Martin Snedden remains optimistic that New Zealand Cricket will not be left out in the cold after a leaked proposal by the International Cricket Council to cede power to the "Big Three" of India, England and Australia.
The New Zealand Cricket board yesterday discussed the proposal in a teleconference and board member Snedden will next week travel to the ICC executive meeting in Dubai on January 28 alongside NZC chief executive David White with a list of five things they want agreed on before they give their support.
• That the result is a workable governance system for the ICC.
• The ratification of a playing schedule for the 10 main countries.
• ICC events schedule 2016-23 to be confirmed.
• Assurances from India that they buy into playing programme and events schedule.
• ICC events revenue sharing model ensures NZC revenue continues to grow over next eight to 10 years.
The controversial proposal was put together by the ICC's finance and commercial affairs committee and presented to its member boards on January 9. It has India, England and Australia controlling the executive board and picking and choosing which nations they play bilateral series against, rather than following the existing Future Tours Programme.
While India has been an unwilling participant of the Future Tours Programme, there are fears the powerhouse, in combination with England and Australia, will create an all-powerful bloc to the detriment of the rest of the world's cricket nations.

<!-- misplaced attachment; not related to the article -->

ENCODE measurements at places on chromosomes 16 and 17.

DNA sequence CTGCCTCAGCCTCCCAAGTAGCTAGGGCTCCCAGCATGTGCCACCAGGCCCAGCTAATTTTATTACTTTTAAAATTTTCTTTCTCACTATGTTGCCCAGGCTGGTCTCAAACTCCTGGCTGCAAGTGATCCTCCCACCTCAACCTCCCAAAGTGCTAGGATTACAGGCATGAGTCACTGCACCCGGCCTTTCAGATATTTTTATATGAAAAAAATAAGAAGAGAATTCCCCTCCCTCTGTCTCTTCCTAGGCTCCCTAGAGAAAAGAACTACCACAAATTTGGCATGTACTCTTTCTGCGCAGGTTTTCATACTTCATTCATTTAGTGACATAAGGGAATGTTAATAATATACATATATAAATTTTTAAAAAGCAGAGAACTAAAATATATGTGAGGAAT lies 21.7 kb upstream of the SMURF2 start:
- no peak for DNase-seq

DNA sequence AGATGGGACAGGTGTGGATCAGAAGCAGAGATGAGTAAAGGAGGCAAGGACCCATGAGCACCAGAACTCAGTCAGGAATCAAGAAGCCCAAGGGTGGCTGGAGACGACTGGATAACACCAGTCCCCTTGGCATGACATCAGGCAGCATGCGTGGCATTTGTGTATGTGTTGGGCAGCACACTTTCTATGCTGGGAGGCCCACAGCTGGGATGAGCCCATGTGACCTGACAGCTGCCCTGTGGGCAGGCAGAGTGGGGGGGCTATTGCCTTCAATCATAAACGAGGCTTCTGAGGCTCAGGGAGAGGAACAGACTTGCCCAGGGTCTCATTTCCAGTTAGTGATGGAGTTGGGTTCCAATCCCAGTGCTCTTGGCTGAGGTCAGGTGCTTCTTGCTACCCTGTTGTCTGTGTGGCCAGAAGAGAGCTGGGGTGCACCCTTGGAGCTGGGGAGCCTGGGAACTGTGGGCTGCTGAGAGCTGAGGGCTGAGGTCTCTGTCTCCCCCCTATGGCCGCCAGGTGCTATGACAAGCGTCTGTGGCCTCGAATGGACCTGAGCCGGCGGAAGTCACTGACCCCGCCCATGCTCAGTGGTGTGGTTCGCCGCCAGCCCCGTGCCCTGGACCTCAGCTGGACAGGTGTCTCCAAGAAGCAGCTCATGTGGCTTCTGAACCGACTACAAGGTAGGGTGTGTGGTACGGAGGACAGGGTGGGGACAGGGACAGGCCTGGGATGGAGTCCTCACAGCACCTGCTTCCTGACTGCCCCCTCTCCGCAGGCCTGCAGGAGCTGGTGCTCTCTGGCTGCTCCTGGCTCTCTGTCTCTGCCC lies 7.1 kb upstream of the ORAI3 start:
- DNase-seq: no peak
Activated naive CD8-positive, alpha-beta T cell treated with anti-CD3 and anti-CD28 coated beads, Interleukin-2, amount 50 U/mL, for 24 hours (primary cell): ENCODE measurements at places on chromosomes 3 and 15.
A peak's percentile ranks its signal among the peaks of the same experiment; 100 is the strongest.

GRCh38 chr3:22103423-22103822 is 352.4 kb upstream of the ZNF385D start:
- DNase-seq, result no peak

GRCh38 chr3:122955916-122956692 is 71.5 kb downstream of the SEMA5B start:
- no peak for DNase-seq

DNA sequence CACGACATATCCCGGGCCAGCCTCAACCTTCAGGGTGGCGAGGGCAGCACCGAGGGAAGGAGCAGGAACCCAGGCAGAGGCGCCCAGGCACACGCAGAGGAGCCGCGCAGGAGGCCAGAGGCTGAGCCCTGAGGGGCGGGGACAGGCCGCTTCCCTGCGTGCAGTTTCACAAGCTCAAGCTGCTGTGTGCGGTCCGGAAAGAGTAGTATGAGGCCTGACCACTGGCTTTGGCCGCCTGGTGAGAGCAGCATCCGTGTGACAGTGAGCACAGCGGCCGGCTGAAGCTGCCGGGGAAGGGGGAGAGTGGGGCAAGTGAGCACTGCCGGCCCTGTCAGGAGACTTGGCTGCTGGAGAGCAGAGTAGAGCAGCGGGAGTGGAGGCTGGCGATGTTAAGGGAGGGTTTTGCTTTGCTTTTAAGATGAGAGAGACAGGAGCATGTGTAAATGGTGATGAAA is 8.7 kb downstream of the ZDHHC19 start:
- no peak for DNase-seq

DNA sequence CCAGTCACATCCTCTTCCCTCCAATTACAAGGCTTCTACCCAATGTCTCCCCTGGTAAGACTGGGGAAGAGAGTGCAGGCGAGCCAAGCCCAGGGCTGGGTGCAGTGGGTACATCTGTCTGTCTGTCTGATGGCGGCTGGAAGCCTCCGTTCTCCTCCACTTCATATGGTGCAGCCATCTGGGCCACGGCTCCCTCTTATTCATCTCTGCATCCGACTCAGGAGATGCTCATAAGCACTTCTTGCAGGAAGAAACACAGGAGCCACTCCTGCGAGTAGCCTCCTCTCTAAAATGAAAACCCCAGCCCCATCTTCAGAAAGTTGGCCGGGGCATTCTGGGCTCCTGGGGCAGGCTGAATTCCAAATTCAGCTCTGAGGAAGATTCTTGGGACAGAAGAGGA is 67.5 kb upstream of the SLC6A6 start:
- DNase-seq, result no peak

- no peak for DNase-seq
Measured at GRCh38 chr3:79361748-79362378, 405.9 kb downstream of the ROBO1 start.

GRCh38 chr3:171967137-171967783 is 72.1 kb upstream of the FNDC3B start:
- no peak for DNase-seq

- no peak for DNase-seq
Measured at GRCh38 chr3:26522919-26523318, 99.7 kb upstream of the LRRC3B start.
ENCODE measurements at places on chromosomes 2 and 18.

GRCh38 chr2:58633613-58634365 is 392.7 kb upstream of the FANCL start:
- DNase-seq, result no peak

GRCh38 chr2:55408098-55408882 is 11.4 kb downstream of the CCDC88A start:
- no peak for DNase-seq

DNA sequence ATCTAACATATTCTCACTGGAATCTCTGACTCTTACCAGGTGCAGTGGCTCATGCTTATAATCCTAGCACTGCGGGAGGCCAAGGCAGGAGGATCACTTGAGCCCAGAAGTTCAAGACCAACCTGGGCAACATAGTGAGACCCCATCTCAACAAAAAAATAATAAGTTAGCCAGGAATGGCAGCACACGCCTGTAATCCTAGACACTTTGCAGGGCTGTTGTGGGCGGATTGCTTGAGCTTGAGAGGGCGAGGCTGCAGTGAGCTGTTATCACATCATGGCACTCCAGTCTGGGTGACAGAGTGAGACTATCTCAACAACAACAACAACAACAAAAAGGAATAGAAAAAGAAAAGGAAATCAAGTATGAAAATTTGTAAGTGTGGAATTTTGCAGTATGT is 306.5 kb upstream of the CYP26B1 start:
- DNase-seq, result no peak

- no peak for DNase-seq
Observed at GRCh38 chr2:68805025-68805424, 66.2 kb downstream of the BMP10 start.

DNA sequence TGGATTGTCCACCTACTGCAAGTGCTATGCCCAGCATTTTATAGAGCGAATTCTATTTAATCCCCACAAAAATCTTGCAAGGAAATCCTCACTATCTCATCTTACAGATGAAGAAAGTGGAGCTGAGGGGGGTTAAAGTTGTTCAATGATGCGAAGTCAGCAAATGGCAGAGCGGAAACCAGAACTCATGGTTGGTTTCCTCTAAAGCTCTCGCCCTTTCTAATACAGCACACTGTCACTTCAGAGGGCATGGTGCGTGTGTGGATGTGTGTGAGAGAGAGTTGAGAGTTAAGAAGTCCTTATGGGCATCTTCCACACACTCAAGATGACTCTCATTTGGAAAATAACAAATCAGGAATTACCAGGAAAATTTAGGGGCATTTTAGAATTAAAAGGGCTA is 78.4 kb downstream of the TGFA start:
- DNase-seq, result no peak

Snedden said much depended on the negotiations but it was entirely possible New Zealand would emerge with their current home and away schedule unchanged and a clearer picture of where India stood.
"There is some cynicism about it but what needs to be understood is that it's essential that India commit to whatever the end result is that comes out of this process," Snedden said.
"Otherwise, we'll be in exactly the same position that we are at the moment which is that India are not committing to the playing programmes that are on the table," he said.
"And that causes volatility and disruption and problems. Whereas if we can come up with something that results in stability of the playing programme that they buy into and we come out with something around the revenue-sharing model that they buy into then that's going to take us a long way forward."
The proposal will go to a vote in Dubai. South Africa have already said they are against the proposal, calling it unconstitutional.
The Federation of International Cricketers' Associations yesterday outlined its "extreme concern" at the proposal regarding the potential financial and scheduling ramifications.
"It is not in the best interests of the global game and we have real fears that it will only serve to strengthen the 'big three' countries whilst the rest are left to wither on the vine," said executive chairman Paul Marsh.
Snedden added: "If we were to come out with an outcome which had the Black Caps' playing programme clearly worse off in terms of quality and quantity, then I wouldn't be in the slightest surprised that people would look at us and say 'what have you done'.
"But that's not what we're setting out to do.
"People have to allow what is an intensive, volatile negotiation process to play its way out.
"I don't know how long it will take. It could take days, some of it might happen quite quickly ... or weeks or months, but don't misunderstand we go into this firmly fixed on an outcome which if we achieve will be good for NZ Cricket."